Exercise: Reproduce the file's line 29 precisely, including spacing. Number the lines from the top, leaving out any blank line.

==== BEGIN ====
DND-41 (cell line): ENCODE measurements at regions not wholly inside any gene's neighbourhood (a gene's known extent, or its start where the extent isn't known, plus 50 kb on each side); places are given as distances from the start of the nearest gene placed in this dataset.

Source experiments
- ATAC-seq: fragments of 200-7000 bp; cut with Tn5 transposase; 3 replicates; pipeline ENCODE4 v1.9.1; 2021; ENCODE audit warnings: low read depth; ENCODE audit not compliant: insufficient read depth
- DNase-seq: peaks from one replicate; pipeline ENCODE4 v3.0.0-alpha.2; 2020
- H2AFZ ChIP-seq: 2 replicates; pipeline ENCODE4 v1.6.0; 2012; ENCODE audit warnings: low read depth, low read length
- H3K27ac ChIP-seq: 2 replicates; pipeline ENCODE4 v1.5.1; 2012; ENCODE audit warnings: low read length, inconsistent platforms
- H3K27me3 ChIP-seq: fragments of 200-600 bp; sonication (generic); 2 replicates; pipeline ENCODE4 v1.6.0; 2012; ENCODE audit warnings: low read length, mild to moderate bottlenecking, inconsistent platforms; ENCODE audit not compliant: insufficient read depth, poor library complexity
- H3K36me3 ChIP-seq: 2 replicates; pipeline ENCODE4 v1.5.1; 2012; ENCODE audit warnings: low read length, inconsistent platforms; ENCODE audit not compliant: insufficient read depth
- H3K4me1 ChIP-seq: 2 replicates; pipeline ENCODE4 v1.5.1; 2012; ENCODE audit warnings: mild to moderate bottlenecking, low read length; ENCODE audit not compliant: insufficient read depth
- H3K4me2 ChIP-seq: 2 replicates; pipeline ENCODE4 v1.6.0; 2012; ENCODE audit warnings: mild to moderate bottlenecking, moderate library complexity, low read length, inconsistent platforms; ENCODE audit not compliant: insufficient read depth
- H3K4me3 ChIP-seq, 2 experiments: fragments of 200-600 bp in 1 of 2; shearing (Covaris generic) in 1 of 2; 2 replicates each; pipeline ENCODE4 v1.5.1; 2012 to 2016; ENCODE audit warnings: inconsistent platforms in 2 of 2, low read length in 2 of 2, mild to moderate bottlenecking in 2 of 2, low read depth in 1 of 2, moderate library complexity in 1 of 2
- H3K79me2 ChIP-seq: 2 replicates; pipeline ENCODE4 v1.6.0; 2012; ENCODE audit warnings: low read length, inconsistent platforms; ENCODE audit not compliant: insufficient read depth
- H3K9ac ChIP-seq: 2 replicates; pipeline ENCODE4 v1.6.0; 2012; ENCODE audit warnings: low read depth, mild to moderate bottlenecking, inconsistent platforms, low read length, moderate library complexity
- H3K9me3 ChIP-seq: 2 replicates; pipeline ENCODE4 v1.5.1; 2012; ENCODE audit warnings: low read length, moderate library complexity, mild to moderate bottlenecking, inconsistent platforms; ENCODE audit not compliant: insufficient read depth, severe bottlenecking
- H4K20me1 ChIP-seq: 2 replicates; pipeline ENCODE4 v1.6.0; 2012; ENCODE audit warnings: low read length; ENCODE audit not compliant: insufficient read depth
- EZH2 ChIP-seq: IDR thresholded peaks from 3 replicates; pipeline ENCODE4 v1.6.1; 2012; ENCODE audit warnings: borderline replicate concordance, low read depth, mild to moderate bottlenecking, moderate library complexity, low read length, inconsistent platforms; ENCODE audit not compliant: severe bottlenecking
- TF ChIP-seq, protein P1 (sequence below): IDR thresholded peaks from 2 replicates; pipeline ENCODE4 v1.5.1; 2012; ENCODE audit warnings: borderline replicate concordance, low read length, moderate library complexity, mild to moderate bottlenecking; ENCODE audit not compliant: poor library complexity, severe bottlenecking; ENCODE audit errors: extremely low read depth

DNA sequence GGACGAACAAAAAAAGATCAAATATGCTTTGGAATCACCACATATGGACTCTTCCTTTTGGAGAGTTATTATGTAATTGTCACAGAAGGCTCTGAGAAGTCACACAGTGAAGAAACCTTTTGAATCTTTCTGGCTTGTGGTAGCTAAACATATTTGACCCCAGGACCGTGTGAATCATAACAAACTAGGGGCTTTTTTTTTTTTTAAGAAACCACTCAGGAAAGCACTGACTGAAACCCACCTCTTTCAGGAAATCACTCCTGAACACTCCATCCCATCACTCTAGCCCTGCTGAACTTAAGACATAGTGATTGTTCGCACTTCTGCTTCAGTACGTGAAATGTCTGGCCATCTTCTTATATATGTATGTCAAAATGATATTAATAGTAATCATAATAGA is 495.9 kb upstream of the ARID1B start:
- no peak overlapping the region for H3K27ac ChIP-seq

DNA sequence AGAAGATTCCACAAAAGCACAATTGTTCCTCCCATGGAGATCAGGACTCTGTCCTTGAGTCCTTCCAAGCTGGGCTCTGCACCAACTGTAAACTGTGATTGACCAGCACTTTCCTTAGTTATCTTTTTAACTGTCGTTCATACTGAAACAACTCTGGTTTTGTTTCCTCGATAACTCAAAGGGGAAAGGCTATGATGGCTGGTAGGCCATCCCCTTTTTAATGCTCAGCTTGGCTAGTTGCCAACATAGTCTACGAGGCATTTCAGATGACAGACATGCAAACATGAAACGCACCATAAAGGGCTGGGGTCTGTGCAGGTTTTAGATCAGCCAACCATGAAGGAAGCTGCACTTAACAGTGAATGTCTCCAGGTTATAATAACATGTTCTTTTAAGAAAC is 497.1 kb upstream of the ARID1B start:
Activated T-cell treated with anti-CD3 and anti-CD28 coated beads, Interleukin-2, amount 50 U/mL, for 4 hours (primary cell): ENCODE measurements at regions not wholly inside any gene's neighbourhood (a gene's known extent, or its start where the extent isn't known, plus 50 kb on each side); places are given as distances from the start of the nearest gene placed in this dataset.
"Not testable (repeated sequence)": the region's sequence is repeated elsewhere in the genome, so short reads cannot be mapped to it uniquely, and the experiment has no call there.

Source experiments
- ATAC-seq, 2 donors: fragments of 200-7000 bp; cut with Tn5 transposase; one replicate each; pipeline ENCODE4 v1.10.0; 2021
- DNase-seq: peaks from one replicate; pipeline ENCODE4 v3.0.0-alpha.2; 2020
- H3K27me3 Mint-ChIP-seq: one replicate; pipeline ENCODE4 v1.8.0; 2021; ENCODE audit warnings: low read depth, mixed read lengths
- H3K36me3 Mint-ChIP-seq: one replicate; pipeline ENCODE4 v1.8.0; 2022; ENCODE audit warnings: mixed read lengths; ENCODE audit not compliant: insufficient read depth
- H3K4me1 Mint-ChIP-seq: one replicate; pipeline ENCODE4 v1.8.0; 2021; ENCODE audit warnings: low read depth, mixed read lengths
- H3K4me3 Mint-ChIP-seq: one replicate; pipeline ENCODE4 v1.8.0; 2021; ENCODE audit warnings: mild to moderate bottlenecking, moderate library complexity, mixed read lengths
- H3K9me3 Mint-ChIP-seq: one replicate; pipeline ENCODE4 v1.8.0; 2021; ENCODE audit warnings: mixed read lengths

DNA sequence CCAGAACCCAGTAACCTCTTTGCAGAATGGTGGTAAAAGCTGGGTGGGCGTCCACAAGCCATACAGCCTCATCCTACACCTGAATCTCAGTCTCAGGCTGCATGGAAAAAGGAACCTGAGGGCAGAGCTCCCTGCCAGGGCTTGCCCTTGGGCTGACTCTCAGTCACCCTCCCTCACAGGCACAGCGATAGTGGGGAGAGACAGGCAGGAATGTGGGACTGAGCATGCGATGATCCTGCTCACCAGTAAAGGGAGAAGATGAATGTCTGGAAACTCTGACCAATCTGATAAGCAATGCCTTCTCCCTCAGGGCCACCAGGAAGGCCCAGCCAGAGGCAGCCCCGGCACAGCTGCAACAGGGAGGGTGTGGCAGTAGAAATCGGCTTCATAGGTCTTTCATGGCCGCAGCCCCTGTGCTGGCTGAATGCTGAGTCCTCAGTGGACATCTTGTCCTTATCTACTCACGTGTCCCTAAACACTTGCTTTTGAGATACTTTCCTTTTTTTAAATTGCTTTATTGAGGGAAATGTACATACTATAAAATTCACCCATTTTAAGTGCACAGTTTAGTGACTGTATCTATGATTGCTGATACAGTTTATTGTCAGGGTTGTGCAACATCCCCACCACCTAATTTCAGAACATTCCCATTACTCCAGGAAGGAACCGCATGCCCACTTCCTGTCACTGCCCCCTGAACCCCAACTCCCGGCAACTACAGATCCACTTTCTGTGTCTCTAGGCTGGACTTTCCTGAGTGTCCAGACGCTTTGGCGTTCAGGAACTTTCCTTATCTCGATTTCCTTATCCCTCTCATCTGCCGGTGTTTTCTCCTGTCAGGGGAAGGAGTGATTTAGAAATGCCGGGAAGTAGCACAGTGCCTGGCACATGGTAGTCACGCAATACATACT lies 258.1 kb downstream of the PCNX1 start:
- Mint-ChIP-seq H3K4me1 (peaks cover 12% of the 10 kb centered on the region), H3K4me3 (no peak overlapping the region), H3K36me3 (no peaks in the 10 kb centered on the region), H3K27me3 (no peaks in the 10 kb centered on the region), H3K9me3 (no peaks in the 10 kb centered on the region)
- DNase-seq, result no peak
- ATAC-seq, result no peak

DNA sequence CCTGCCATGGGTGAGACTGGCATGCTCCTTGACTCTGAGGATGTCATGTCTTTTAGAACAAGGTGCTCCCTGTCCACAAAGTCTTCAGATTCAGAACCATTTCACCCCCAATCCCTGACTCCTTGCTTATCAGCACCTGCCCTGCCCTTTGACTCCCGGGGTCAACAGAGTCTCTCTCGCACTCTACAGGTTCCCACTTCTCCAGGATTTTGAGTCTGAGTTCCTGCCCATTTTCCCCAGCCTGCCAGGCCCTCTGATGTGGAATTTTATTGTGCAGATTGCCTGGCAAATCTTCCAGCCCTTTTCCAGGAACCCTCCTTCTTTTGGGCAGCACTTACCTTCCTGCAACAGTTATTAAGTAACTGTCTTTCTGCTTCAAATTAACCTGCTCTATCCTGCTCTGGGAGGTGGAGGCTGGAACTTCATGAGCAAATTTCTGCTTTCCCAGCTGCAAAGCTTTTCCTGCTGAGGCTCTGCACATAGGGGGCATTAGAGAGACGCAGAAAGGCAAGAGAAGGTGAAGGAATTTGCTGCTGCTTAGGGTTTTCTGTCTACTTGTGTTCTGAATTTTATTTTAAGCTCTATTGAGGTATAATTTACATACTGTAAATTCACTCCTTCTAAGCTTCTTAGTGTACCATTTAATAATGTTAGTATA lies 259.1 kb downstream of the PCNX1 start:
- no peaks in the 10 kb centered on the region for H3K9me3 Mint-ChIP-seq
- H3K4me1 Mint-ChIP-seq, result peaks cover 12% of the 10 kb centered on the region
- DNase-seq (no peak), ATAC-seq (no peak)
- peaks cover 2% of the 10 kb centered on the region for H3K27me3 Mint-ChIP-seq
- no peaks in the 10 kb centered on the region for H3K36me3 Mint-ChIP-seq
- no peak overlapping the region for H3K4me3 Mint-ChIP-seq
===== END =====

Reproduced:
- H3K4me3 Mint-ChIP-seq: one replicate; pipeline ENCODE4 v1.8.0; 2021; ENCODE audit warnings: mild to moderate bottlenecking, moderate library complexity, mixed read lengths